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Author Topic: Little [s]Brown[/s] Natural metal Jug.  (Read 3948 times)
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Work In Progress
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« Reply #50 on: January 19, 2018, 06:26:07 AM »

That fuselage covering job seems impossible, and yet there it is.
Would some kind soul provide a link to this YouTube video?
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Prosper
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« Reply #51 on: January 19, 2018, 07:42:26 AM »

Hullo WiP try this:

https://www.youtube.com/watch?v=_GYNskBwap0

Stephen.
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« Reply #52 on: January 19, 2018, 07:43:50 AM »

Here you go -I need to watch it as well.

https://www.youtube.com/watch?v=DrO-0ktP1qk  part 1
https://www.youtube.com/watch?v=_GYNskBwap0  part 2

John
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« Reply #53 on: January 19, 2018, 08:05:09 AM »

After I saw that video, that's now the way I cover all my fuses. It's such a relief from laying in bed or driving around town dreaming of all those ^%$#ing tissue bits you are gonna have to fit. Those crazy-canuck-balsa butchers really have figured out the fast way to the flying field!
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« Reply #54 on: January 20, 2018, 04:08:16 AM »

Many years ago I watched/handed tools to Ed Fisher (Zippy Sport designer) as he built a pair of fuselage/landing gear leg fairings for a Cassutt racer.

First he taped Saran Wrap to the area where the fairings would be plus a couple of inches at the top and bottom.

Then he applied modelling clay and sculpted it into the fairing shapes.

Then he cut pieces of thin woven fiberglass cloth to size for two layers on each fairing.

Then he soaked the cloth in resin and applied it.

After the cloth set but before it had hardened he used a single edge razor blade to carefully cut through the fairings along the trailing edge of the inside of each gear leg.

After the cloth hardened he wiggled the fairings off of the clay, slid them down the gear legs, spread them at the slit and slipped them off of the gear legs.

Then he removed the clay and Saran Wrap, trimmed the edges of the fairings, slipped them back in place and drilled mounting holes for flat head screws.

Then he took the fairings back off, did some filling and sanding and painted them before re-installing them.

His fairings wound up being about 1/16" (1.5mm) thick but they were on a full size 210 mph airplane.

Around the same time a fiberglass cloth salesman gave me his business card which was made from a hardened resin filled sheet of fiberglass cloth. It was .004" (.1mm) thick.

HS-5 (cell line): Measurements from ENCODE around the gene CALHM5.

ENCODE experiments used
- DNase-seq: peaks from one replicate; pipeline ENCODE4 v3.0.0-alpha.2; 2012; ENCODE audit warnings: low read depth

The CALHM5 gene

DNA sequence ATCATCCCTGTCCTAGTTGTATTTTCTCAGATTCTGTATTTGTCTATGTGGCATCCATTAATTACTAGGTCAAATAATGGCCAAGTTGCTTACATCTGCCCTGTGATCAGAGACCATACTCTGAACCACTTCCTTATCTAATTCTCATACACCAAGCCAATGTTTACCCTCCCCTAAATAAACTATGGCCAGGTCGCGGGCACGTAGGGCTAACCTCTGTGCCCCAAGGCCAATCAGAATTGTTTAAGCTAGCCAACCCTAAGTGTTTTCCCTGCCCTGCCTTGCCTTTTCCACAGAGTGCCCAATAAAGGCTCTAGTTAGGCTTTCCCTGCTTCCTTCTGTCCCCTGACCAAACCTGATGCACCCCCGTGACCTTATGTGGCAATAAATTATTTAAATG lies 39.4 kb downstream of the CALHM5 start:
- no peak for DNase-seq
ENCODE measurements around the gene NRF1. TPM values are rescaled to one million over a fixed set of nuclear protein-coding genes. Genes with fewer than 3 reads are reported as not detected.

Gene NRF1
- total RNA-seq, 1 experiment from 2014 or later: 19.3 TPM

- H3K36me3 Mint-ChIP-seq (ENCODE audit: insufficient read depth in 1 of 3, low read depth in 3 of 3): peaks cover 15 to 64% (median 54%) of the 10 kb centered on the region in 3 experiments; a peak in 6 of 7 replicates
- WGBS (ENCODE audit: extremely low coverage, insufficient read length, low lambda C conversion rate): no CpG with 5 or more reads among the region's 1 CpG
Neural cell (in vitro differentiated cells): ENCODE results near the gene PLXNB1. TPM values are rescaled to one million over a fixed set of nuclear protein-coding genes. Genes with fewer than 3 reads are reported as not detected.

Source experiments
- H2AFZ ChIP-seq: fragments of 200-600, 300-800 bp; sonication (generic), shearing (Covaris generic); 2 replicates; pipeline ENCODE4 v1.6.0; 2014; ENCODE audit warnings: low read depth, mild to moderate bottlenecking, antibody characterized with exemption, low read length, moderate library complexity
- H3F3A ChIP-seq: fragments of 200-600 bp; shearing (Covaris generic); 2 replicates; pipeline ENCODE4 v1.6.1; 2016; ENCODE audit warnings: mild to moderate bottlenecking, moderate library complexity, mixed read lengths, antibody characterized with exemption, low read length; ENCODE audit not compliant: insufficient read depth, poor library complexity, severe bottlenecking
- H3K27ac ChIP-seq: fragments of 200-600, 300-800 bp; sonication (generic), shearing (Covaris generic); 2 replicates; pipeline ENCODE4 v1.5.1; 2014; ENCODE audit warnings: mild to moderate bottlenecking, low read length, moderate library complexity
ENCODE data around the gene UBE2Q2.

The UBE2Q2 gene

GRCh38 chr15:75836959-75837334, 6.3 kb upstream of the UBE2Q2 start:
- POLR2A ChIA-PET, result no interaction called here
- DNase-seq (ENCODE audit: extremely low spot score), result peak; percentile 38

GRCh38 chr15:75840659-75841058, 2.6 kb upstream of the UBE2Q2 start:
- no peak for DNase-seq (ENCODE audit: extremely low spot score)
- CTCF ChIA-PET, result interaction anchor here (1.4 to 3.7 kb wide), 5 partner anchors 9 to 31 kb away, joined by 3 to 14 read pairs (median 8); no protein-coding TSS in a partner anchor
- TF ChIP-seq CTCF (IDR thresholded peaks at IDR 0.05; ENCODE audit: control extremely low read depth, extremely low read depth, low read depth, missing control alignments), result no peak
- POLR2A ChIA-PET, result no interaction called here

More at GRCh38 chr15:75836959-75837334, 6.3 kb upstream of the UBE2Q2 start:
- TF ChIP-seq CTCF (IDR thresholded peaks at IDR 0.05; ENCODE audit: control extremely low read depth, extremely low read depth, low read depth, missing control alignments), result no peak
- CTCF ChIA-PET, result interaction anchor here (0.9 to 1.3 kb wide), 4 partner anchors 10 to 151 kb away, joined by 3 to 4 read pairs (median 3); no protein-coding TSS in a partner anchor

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« Reply #55 on: January 21, 2018, 09:31:58 AM »

Hi John, that's a nice memory. Stylish craftsmanship.

Covering the other side of the P-47 fuselage didn't go so well; there's a monster patch of wrinkles at the bottom of the fuselage under the wing, and some minor icky bits. Mind you, it went better than I'd dared hope so I'm happy with it. I felt there was no point taking the tissue off. Other attempts would be just as likely worse than better. Anyway, stripping the second half would jeopardise the first. It seemed that the most conservative approach would be to try a patch over the dodgy area, before considering more drastic intervention. This seems to have worked - it's introduced a wrinkle or two of its own, but that's nothing compared to what's underneath.

While measuring the size of the fuselage insignia from a photo I realised that I've got the wing insignia wrong. I thought there was something funny about them. When I made the stencil I was thinking of the earlier version as applied to my F6F model, the style with the red border (much better-looking IMO). I reasoned that since this later style had just two colours and a blue border then it couldn't have blue next to the blue border or it wouldn't be a border, would it? No, so it must have white next to it, so the star must be blue.  Perfect logic.

Oh well, I may try to correct the wing insignia if time allows.

Stephen.



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« Reply #56 on: January 24, 2018, 09:04:46 AM »

There's work going on here but no progress, it seems. Messy work trying to remake the U.S.A.A.F insignia - doing the one on the flat surface was okay but the one on the finished wing was touchy. I've also been trying to make waterslide transfers (unsuccessfully so far) and doing some covering jobs - I'm currently waiting for some air with humidity < 95% to see whether the cobbled or reptilian look, which is just visible on the fin and rudder (it's in fact much worse than the photo shows), will disappear.